In the days of “lot size 1” and “customer 1” process harmonization becomes more and more a pipe dream. If we like it or not. And with process harmonization performance, comparability goes down the tube as well. Or?
One rationale for driving process harmonization is to establish comparability between the various business entities. Why do you want comparability? Because you want to establish some sort of benchmark in order to understand where you perform better and where you perform worse. Comparability is the prerequisite for identifying best practices.
Fortunately, financial performance is easily comparable. Because it measures everything in dollars and cents. And it is naturally clear that effectiveness (profitability) and efficiency (cash) are the key finance metrics.
Unfortunately, there is no straight way to translate operational performance figures into financial performance figures. What is the financial impact of improving your customer satisfaction? What is the financial impact of improving your product quality? What is the financial impact of shipping on time? What is the financial impact of an increased number of electronic orders? etc.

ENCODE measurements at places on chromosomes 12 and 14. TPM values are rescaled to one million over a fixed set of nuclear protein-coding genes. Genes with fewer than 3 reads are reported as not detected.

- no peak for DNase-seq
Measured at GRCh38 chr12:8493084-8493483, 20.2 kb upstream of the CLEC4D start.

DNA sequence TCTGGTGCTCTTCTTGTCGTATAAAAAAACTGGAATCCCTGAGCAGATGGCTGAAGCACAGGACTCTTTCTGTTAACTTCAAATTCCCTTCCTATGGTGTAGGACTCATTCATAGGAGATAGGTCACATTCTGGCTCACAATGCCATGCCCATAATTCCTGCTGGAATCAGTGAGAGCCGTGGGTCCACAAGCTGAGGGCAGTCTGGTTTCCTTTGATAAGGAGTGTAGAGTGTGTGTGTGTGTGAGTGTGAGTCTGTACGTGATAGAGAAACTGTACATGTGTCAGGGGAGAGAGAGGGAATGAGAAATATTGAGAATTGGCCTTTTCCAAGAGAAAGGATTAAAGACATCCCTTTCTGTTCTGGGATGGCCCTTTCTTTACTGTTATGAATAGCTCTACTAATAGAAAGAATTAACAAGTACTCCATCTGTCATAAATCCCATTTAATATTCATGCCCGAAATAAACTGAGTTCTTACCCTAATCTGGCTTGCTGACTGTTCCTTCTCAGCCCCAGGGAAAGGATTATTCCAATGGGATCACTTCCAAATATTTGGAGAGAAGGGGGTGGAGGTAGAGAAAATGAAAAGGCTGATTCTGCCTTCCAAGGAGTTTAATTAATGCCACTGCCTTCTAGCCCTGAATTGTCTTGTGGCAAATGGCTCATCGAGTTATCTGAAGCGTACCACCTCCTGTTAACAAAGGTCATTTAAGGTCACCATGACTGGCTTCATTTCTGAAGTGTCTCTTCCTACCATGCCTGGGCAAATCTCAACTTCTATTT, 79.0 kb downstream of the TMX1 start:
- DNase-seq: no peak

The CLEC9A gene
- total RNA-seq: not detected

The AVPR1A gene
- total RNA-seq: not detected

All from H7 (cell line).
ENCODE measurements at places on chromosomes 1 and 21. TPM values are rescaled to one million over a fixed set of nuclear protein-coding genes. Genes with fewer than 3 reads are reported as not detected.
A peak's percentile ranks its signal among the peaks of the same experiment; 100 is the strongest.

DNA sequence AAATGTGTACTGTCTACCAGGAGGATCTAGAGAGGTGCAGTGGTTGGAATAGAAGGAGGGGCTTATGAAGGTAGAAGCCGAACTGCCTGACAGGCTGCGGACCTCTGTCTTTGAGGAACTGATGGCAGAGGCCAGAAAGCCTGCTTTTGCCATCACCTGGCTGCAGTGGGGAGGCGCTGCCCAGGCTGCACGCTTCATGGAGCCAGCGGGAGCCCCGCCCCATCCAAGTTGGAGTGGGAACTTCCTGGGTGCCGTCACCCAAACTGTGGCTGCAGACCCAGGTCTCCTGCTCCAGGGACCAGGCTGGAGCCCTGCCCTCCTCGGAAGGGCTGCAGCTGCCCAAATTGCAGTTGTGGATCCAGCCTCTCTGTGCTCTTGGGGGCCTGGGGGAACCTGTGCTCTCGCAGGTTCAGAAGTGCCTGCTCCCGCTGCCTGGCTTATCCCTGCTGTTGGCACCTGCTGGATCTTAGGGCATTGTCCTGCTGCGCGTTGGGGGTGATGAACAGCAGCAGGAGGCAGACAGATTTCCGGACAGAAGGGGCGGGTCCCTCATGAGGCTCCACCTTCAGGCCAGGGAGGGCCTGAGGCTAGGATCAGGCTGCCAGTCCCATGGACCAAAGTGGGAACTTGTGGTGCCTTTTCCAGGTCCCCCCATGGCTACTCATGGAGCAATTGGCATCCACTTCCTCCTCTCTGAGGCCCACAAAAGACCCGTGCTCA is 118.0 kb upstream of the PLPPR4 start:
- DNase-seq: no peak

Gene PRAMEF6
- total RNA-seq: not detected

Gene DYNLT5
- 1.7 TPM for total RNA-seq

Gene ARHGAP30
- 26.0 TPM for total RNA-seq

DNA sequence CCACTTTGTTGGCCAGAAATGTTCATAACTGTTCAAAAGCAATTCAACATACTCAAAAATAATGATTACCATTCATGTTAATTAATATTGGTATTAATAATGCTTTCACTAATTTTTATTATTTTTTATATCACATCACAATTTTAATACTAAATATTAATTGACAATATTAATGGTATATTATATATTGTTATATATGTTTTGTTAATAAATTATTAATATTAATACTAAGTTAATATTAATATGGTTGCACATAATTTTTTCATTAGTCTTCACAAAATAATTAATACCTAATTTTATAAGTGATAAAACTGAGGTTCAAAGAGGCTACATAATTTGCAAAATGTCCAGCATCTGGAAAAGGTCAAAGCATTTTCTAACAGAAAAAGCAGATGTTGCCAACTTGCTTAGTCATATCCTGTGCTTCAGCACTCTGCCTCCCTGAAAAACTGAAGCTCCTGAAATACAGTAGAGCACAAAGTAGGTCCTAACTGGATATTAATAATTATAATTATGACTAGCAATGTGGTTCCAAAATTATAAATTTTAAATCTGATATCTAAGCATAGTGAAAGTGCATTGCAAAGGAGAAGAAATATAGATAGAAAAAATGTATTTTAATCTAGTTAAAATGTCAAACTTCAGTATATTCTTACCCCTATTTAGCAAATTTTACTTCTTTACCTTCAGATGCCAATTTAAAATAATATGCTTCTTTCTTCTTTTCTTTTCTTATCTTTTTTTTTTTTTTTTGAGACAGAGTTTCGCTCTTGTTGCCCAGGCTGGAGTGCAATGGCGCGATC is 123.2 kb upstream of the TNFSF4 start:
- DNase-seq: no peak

The first question is whether there is a relationship between a certain operational activity and the financial outcome at all. Does it matter whether you are doing manual or automatic planning for example? This can be found out with statistical correlation analysis. If there is a relationship at all the ensuing question is how does this relationship look like. If you improve your dispatching quality by 2%, how much does it improve your free cash position? Such relationships can be determined with statistical predictive modeling.
As a side effect, such models yield also the likelihood of achieving the desired operational improvement.
Statistics rely on significant sample sizes. In business there are plenty of data. Actually millions of data. Millions of operational steps and activities. And hence hundreds of thousands of relationships between operations and finance.
Modern data base technology allows to process these very large amounts of data. Modern algorithms allow to learn these millions of relationships without manual intervention.
Voilà. No process harmonization needed for performance comparability anymore.
We at Trufa are pioneering this new approach for a number of years already. We call it TPI – True Performance Index.